What is a Paramecium?
A paramecium is a unicellular (one cell) eukaryotic organism generally found in stagnant water. While very small, sometimes large paramecium can be seen as tiny specks darting around in a water sample. Paramecium can be about 0.5 mm long.
Discover for Yourself
Use a metric ruler to draw a line 0.5 mm long. This gives you an idea how small paramecium are.
What are Eukaryotics?
Eukaryotes are organisms with one or multiple cells, which contains a membrane-bound nucleus or nuclei. Eukaryotic cells contain other organelles (organs within a cell). The paramecium represented in the diagram does not include all the organelles contained in an eukaryotic cell. It is a simple representation of a paramecium, which like all eukaryotes has other organelles, including a mitochondria and endoplasmic recticulum. Multicullar eukaryotes include animals, plants, and fungi. Unicellular eukaryotes include paramecium.
The contents of the paramecium is bound by a cell membrane, which is covered by a pellicle, which is a stiff but elastic membrane. The pellicle gives the paramecium a definite shape but it is flexible enough to allow small shape changes.
Following are cell parts and functions that keep the single-cell paramecium alive. Numbers in parenthesis relate to the diagram of the paramecium.
Oxygen enters and waste carbon dioxide exits through the cell membrane. Energy is produced in mitochonria (not shown) via the respiration reaction represented by this equation:
Food + Oxygen yields carbon dioxide + water + Energy
The endoplasmic reticulum (not shown) stores food.
Covering the pellicle (outer covering of the cell) are many tiny hair-like structures, called cilia (1). The beating of the cilia is much like the movement of boat oars, they push the paramecium so that its anterior (front) end moves forward. Paramecium have no eyes, so if they hit something solid, they back up, make changes in direction and proceed forward again as shown in the diagram.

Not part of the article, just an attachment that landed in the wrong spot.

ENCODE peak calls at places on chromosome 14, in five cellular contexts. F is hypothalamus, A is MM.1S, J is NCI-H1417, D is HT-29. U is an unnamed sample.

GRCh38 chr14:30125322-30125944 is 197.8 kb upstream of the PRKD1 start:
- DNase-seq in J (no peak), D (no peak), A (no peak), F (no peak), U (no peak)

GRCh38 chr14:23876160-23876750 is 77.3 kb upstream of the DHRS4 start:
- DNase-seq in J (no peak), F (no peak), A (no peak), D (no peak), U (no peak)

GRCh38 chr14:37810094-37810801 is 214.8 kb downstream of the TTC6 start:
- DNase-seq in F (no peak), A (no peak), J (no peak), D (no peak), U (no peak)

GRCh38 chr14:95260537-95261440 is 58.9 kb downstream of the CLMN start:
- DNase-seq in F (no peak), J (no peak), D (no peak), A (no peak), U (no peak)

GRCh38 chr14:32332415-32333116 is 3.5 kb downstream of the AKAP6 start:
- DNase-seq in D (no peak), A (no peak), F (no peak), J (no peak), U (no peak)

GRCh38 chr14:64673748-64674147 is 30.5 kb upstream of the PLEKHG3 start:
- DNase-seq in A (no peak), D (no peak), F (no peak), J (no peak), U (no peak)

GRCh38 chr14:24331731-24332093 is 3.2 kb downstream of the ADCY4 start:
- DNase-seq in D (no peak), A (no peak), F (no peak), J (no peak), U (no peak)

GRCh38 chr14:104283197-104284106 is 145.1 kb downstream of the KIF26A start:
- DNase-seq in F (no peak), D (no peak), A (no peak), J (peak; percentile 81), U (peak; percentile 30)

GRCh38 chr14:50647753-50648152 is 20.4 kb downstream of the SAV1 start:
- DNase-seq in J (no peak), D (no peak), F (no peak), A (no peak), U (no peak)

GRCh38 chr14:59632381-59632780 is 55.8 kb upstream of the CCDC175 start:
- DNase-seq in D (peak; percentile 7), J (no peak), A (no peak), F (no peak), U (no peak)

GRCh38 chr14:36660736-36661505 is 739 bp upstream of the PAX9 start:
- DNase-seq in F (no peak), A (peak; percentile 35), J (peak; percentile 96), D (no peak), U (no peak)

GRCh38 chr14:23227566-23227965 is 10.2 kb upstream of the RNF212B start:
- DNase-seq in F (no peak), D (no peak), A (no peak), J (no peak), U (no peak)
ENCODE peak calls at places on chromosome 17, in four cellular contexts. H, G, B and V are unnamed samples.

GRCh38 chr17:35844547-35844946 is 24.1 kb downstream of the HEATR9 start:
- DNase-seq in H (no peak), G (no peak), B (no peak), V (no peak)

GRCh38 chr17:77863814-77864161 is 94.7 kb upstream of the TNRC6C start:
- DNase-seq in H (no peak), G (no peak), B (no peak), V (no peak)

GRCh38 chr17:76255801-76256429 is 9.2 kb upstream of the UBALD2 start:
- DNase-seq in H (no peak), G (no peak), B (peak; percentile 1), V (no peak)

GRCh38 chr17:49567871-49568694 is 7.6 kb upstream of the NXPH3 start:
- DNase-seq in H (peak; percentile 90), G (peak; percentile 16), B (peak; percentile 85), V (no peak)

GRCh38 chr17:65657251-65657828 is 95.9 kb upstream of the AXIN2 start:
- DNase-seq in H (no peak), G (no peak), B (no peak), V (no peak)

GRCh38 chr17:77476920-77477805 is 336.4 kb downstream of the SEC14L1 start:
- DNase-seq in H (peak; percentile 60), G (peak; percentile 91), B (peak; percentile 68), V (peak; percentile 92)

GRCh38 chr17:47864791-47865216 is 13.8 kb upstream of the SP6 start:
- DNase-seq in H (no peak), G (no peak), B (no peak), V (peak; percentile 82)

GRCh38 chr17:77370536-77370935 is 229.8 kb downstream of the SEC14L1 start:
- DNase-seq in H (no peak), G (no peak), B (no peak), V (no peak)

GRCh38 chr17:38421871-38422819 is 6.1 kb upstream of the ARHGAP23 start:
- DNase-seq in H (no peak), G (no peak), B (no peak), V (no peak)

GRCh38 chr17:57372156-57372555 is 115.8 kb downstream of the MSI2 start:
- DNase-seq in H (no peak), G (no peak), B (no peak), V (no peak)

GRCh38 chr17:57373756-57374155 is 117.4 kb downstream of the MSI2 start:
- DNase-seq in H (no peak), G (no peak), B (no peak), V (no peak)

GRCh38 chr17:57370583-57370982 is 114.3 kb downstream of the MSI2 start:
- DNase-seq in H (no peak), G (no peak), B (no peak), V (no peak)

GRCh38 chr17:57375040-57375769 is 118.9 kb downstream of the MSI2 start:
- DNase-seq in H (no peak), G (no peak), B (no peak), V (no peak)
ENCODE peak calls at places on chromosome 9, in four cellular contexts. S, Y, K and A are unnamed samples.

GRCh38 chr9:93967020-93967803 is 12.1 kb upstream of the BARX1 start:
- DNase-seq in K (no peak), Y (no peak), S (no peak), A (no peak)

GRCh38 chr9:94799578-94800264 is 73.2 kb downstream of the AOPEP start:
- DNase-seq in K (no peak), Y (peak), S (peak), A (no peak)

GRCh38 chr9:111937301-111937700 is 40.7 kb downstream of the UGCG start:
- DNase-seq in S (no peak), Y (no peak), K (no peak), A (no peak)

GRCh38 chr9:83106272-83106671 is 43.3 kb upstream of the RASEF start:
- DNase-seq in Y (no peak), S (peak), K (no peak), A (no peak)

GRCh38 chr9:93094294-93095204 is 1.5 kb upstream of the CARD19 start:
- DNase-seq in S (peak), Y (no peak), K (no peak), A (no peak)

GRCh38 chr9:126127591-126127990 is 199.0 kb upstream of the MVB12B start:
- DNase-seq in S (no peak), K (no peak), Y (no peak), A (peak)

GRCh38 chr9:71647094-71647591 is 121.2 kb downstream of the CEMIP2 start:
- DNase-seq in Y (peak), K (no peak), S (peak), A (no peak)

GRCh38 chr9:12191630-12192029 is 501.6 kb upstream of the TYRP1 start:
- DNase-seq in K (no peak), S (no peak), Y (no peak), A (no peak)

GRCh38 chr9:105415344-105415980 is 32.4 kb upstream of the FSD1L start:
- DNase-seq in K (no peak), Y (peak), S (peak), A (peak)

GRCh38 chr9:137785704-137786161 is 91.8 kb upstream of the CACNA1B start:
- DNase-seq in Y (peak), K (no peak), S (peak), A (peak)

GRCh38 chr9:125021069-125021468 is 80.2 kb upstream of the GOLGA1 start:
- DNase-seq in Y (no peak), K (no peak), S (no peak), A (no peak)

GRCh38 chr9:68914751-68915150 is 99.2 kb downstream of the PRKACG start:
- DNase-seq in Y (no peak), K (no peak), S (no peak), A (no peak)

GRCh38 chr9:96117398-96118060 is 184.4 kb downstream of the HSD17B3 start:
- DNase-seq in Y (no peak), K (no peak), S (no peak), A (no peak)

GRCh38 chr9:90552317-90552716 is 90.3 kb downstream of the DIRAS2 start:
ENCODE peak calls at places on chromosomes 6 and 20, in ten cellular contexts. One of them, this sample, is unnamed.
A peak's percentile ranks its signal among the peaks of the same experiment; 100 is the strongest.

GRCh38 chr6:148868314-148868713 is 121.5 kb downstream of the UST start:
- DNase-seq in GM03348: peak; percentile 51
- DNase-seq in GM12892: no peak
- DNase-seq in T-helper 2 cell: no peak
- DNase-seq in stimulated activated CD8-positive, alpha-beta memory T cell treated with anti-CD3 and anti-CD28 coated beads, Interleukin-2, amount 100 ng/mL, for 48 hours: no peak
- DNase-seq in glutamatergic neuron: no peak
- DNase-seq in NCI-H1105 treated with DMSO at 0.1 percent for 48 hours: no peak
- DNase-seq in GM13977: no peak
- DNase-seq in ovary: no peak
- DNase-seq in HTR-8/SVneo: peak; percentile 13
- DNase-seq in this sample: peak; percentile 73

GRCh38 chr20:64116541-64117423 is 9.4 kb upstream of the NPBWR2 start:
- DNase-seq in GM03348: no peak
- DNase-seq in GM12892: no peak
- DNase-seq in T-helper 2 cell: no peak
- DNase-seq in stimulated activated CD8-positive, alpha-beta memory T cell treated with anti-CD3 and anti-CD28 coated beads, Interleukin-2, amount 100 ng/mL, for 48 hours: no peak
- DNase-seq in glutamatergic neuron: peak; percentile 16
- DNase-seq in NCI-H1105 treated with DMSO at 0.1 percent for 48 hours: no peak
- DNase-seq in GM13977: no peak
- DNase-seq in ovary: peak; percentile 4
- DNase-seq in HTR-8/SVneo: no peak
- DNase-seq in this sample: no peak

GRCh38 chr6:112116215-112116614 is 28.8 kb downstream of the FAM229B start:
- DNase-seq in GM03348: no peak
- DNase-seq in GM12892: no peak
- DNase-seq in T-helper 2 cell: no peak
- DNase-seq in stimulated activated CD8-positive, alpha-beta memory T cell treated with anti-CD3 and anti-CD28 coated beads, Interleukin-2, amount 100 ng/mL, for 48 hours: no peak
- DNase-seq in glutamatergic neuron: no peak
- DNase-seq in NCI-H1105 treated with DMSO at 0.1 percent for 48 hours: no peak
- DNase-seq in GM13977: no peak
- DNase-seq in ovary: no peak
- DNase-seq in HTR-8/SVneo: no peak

Ingestion is taking food into the body. On the side of a paramecium about mid-way is the oral groove (2). As the paramecium moves forward, water with food, including bacteria and algae are swept into the oral groove. At the posterior end of the oral groove is the gullet where food collects. As more food collects the end of the gullet balloons out and eventually breaks off as a food vacuole (3).
Digestion is the breaking down of food into small particles that can be used by the cell. The food vacuole (3) breaks away from the gullet at the posterior end and moves through the cytoplasm (5), which is the gel-like material within the cell. As the food vacuole moves, enzyme from the cytoplasm enter the vacuole and digest the collection of food, including bacteria, algae and/or yeast. After being digested, the nutrients moves through the membrane of the vacuole into the cytoplasm. As this process continues, the vacuole decreases in size. When the shrunken vacuole completes it journey, the vacuole and its remaining undigested food is eliminated through the anal pore (4).
Along with the anal pore (4), which eliminates solid wastes, paramecium have contractile vacuoles (6), which eliminate water. Contractile vacuoles are located near the surface and at either end of the cell. Waste gas, carbon dioxide, passes through the cell membrane into the water outside the cell.
Paramecium reproduce asexual by binary fission in which a fully grown organism divides into two separate daughter cells; The micronucleus (8) contains genetic material necessary for reproduction.
Real World Applications: Careers
Studying microorganisms is part of many biology, medical, and health careers. Continued investigation of celestial bodies expands the need to understand the effect of microgravity on microorganisms. Where ever humans go, they carry microorganisms with them. NASA is now studying microorganisms taken from the International Space Station(ISS). How does being in space change microbes within the ISS. There is no limit to careers that will continue to spin off due to NASA’s space program, such as Astromicrobiology, Microbe Engineer, Genetic Engineering, etc…………………………
For more information about microbes and their environment, see Janice VanCleave’s Ecology for Every Kid.